Film appreciation: Sylvester Stallone's Rambo debut, First Blood
Sylvester Stallone, Richard Crenna, Brian Dennehy
Director: Ted Kotcheff
Much like the Rocky series that made Sylvester Stallone's name, the Rambo films set the tone for a distinctly 1980s form of action movie, in which excessive violence was unleashed under a banner of Stars-and-Stripes jingoism.
But while later episodes became implausible rocket-launcher-filled capers that walked the line between Reaganite foreign policy wet dreams and borderline homoerotic machismo, the first Rambo movie - like the first Rocky - was surprisingly serious and even poignant.
Based on the 1972 novel by David Morrell, First Blood tells the story of John Rambo (Stallone), a Vietnam veteran and drifter with post-traumatic stress disorder who falls foul of an overzealous sheriff (Brian Dennehy) while passing through a small US town, sparking a brutal manhunt, a violent backlash and a bleak denouement.
The film opens on an idyllic note, with Rambo walking up to a house by a sun-drenched lake. He becomes distraught, however, when he discovers the ex-army buddy he had come to visit had died of Agent Orange-induced cancer. He then finds himself at odds with the local lawman, Sheriff Teasle (Dennehy).
When the cops try to lock him up - beating and hosing him when he refuses to talk - Rambo experiences flashbacks of being tortured in a Vietnamese POW camp and fights back, fleeing to the surrounding woods with the cops in pursuit. From there on, the film centres on Rambo's fight to survive as he uses his guerilla warfare skills to outwit and outflank his heavily armed foes.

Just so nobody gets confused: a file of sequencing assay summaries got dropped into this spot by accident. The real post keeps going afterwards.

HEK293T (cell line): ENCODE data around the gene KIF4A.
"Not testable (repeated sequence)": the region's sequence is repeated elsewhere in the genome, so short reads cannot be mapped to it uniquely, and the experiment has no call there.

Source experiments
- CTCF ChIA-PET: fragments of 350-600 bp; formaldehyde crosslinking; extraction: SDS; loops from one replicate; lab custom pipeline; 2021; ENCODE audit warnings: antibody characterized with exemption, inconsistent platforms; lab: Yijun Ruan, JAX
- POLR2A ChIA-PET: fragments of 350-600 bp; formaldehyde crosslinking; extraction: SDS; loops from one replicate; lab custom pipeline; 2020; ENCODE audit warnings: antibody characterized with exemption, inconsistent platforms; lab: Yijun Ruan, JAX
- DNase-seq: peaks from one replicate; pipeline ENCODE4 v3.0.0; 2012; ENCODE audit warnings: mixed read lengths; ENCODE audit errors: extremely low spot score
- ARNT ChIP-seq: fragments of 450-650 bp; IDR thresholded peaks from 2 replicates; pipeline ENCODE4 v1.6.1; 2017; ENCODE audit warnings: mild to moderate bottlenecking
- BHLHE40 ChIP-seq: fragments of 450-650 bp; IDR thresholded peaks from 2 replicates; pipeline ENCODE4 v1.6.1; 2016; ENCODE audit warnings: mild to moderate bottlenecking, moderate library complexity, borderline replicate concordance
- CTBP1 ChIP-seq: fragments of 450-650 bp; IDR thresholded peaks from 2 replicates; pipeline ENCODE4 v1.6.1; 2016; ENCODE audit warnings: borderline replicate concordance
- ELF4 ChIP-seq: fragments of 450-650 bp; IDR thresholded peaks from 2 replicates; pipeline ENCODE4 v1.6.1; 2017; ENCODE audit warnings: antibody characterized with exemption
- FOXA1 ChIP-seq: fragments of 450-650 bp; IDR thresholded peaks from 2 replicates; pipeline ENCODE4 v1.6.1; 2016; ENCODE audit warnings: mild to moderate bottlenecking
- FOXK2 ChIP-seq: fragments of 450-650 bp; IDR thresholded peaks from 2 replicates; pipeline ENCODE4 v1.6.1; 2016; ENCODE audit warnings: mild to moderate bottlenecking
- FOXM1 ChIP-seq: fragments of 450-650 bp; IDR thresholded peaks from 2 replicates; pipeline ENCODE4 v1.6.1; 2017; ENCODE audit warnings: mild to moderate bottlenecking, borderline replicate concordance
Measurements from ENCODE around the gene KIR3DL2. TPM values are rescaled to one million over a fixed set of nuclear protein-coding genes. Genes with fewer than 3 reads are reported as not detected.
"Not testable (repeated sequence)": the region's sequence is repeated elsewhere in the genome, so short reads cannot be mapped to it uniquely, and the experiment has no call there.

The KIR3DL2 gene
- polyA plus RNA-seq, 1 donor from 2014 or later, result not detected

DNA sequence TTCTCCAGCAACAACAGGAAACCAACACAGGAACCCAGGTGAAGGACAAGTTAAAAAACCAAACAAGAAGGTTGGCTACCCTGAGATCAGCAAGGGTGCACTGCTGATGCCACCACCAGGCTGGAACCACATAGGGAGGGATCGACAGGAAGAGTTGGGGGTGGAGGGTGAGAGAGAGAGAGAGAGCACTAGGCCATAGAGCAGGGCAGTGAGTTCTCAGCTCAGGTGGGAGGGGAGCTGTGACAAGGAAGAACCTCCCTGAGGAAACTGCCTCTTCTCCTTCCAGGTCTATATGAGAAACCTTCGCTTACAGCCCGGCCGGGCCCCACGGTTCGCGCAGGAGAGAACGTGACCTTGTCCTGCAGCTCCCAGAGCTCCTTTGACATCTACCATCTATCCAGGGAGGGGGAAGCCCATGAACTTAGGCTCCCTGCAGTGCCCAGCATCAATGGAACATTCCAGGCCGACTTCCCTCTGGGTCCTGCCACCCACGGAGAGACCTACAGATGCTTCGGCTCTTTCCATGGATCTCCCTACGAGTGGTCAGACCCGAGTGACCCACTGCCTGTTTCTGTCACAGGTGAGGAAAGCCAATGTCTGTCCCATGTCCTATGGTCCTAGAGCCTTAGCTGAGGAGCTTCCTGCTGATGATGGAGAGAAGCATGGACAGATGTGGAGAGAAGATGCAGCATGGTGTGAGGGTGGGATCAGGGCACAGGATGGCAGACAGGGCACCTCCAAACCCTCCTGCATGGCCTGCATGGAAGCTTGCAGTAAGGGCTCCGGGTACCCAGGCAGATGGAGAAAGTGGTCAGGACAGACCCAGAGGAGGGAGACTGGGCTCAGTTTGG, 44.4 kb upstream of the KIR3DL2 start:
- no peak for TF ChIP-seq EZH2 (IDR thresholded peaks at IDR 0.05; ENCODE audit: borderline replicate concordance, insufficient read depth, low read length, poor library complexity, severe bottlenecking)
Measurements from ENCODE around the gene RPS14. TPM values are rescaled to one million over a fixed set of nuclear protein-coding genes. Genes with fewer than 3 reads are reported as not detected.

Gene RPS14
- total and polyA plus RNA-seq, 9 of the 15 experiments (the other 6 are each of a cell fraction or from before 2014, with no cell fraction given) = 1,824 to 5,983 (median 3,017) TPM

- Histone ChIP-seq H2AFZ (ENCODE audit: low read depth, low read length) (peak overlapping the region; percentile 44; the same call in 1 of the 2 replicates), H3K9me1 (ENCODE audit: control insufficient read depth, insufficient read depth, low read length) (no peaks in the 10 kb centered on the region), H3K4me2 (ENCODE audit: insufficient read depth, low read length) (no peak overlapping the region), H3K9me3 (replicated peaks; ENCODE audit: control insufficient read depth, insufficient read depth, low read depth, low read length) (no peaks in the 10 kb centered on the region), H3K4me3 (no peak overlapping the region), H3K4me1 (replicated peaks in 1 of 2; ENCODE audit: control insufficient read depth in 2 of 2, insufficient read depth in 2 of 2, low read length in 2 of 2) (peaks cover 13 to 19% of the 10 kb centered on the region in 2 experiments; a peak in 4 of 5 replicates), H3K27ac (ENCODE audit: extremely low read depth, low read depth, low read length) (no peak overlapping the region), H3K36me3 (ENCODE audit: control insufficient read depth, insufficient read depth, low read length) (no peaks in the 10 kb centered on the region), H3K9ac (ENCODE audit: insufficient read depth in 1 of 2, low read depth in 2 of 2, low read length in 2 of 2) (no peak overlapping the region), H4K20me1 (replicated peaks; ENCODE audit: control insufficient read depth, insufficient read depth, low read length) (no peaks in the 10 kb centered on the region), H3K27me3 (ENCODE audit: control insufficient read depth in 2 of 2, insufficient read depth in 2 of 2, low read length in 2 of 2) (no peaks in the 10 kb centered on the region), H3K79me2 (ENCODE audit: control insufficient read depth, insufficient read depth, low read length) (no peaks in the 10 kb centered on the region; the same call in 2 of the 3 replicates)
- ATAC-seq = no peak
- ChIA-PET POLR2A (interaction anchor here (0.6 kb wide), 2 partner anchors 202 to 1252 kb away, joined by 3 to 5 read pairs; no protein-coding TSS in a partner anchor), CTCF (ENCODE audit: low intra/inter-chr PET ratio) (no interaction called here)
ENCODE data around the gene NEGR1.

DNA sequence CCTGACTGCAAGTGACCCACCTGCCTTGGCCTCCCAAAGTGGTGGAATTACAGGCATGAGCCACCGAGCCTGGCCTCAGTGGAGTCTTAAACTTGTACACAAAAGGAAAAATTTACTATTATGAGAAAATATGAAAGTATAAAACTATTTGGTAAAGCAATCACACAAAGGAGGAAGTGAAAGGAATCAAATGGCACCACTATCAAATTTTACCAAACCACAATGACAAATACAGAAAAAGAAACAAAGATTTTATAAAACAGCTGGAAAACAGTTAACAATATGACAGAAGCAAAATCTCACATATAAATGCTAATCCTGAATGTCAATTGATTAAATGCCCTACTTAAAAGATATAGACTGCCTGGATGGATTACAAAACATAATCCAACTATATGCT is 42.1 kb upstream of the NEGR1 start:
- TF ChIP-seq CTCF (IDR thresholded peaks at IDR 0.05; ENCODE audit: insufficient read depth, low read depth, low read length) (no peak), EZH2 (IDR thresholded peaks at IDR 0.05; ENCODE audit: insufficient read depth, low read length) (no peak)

Key to Rambo's survival is the hunting knife that he uses to make lethal mantraps and which he straps to a long stick to spear a boar for supper. More impressive still - and no doubt a big part of the reason why replica and plastic toy versions of the knife became popular spin-offs - is the survival kit hidden in the handle, which includes needle, thread, matches and a compass, all of which Rambo uses to stay one step ahead of the cops.
The violence - at least until the explosive final act - is for the most part gritty and realistic, while the worsening weather brings an extra touch of gloom to a tale that seems destined to have a grim outcome. It's surprising, then - and contrary to Morrell's book - that the final scene should be settled by a burst of emotion as opposed to gunfire.
Virtually silent for most of the film, Rambo delivers a monologue on the psychological horrors of not only war, but of a return to a country in which he and his fellow soldiers are demonised instead of thanked.
Hopeless and disillusioned, Rambo surrenders - and lives to fight another day.